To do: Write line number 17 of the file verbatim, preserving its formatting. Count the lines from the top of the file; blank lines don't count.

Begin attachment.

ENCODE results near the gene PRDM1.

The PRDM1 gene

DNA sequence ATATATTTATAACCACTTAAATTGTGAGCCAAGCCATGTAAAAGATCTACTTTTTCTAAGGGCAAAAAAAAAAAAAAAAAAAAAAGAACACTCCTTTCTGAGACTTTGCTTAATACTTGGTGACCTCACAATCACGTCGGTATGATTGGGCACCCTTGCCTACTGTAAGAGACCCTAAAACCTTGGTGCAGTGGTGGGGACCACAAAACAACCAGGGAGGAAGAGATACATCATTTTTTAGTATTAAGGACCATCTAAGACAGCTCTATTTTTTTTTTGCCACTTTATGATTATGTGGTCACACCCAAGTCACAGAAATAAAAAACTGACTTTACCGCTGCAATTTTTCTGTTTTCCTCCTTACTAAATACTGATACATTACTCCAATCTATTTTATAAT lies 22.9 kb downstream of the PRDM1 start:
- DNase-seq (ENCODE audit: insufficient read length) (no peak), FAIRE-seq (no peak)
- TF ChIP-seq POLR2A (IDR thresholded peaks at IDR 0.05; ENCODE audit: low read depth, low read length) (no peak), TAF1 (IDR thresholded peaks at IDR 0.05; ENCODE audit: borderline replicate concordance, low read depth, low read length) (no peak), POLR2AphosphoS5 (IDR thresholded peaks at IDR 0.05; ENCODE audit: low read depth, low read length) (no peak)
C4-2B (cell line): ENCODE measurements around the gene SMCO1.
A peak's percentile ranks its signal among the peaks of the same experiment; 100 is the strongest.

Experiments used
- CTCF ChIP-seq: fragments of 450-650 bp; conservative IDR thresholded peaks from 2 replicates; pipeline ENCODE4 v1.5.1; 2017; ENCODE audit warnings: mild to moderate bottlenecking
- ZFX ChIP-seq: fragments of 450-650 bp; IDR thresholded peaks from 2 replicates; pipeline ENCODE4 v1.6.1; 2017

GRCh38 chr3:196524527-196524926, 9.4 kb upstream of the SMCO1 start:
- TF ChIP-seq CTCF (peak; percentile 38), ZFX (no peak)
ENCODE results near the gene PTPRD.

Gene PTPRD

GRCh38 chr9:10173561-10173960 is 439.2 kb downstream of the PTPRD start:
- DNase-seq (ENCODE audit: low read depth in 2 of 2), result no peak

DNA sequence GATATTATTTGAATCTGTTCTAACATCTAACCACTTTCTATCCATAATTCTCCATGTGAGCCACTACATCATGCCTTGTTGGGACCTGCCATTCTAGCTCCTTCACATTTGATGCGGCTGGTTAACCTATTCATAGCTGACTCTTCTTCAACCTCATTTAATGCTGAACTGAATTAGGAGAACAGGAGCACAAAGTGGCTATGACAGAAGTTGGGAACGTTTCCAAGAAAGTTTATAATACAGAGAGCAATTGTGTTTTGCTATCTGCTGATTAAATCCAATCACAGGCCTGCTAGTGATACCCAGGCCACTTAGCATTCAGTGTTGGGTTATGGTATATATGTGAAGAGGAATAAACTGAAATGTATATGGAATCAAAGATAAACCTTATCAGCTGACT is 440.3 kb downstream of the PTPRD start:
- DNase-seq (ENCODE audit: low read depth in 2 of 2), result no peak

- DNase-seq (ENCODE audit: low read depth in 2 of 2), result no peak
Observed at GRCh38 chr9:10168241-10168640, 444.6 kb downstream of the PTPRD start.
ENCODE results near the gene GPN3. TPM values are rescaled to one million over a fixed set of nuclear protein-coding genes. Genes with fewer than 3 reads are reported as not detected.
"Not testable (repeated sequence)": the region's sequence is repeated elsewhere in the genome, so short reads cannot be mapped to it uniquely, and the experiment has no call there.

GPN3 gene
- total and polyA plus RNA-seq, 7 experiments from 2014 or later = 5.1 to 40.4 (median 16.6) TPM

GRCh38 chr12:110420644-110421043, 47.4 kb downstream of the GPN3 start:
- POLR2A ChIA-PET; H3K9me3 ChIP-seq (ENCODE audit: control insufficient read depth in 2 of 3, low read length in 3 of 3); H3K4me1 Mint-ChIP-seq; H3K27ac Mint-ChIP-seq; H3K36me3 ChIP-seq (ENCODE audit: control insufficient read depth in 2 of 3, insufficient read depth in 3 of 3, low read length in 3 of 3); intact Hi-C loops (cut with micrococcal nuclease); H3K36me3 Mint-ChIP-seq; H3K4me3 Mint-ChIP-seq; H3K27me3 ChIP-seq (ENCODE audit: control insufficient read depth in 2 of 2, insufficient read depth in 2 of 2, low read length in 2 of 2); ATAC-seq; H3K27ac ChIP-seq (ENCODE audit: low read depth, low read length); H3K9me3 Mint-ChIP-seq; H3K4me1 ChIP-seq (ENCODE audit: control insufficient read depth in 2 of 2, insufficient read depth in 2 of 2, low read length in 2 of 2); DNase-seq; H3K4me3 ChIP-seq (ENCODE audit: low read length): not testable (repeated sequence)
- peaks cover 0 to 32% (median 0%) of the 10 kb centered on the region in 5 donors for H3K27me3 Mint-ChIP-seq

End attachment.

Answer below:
DNA sequence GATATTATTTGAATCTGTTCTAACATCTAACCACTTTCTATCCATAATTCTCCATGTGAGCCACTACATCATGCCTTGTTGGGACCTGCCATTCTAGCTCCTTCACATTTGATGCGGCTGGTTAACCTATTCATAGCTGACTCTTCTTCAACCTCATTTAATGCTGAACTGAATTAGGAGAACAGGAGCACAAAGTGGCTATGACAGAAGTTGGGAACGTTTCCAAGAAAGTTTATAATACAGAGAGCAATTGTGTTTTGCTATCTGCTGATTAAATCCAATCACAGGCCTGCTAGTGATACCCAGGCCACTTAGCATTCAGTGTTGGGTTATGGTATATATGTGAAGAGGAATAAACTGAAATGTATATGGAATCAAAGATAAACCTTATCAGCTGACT is 440.3 kb downstream of the PTPRD start: